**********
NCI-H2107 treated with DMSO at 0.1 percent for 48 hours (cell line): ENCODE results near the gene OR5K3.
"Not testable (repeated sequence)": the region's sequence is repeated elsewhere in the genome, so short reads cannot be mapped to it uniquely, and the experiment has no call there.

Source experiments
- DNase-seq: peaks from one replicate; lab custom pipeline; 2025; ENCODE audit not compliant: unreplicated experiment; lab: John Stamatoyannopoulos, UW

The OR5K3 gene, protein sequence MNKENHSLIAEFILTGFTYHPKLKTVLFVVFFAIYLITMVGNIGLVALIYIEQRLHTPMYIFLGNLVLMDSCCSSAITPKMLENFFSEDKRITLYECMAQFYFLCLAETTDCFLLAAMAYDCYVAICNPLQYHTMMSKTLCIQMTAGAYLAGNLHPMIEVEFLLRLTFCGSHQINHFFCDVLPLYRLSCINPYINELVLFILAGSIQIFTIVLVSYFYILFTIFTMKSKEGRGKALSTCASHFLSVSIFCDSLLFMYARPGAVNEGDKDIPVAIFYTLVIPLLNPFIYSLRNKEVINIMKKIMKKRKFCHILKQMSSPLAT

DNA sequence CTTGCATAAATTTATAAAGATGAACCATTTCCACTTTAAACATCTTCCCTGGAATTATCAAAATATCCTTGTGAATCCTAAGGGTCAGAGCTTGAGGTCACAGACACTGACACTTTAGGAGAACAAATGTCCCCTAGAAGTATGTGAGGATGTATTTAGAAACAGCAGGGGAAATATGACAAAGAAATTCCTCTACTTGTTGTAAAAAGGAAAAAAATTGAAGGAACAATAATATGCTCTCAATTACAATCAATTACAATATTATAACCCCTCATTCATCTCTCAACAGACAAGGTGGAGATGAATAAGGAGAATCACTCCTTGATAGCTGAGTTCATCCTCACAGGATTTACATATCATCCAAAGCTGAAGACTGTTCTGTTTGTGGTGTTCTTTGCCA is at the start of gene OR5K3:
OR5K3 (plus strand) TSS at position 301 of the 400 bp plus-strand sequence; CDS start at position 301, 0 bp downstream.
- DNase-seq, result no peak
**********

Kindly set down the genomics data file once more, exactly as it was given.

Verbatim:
NCI-H2107 treated with DMSO at 0.1 percent for 48 hours (cell line): ENCODE results near the gene OR5K3.
"Not testable (repeated sequence)": the region's sequence is repeated elsewhere in the genome, so short reads cannot be mapped to it uniquely, and the experiment has no call there.

Source experiments
- DNase-seq: peaks from one replicate; lab custom pipeline; 2025; ENCODE audit not compliant: unreplicated experiment; lab: John Stamatoyannopoulos, UW

The OR5K3 gene, protein sequence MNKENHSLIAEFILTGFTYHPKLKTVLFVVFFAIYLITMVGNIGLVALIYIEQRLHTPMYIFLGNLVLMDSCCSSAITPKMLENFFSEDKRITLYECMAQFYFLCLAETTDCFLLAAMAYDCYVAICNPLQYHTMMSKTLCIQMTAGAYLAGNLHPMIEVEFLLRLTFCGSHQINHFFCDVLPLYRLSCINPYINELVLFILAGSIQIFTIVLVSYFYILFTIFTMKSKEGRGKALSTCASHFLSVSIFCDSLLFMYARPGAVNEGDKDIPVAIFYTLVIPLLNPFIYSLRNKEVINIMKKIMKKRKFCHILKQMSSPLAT

DNA sequence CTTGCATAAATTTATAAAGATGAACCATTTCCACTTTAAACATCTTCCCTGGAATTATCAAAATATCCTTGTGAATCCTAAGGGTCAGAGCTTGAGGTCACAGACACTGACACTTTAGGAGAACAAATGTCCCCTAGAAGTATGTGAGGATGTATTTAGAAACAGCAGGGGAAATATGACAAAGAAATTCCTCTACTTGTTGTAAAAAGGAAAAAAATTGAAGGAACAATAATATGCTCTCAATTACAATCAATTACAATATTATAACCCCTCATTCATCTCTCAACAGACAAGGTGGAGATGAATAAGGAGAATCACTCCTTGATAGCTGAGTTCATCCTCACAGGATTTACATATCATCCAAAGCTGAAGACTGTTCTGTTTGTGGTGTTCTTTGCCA is at the start of gene OR5K3:
OR5K3 (plus strand) TSS at position 301 of the 400 bp plus-strand sequence; CDS start at position 301, 0 bp downstream.
- DNase-seq, result no peak